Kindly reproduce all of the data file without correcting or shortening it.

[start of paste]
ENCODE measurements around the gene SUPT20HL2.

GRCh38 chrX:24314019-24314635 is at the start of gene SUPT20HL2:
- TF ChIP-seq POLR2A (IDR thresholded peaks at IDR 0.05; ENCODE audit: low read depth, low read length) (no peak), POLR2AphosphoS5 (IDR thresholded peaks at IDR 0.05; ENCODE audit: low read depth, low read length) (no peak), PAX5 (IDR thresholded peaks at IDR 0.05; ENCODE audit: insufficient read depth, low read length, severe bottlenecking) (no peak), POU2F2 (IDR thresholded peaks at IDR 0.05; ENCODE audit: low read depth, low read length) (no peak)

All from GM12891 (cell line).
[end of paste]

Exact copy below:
ENCODE measurements around the gene SUPT20HL2.

GRCh38 chrX:24314019-24314635 is at the start of gene SUPT20HL2:
- TF ChIP-seq POLR2A (IDR thresholded peaks at IDR 0.05; ENCODE audit: low read depth, low read length) (no peak), POLR2AphosphoS5 (IDR thresholded peaks at IDR 0.05; ENCODE audit: low read depth, low read length) (no peak), PAX5 (IDR thresholded peaks at IDR 0.05; ENCODE audit: insufficient read depth, low read length, severe bottlenecking) (no peak), POU2F2 (IDR thresholded peaks at IDR 0.05; ENCODE audit: low read depth, low read length) (no peak)

All from GM12891 (cell line).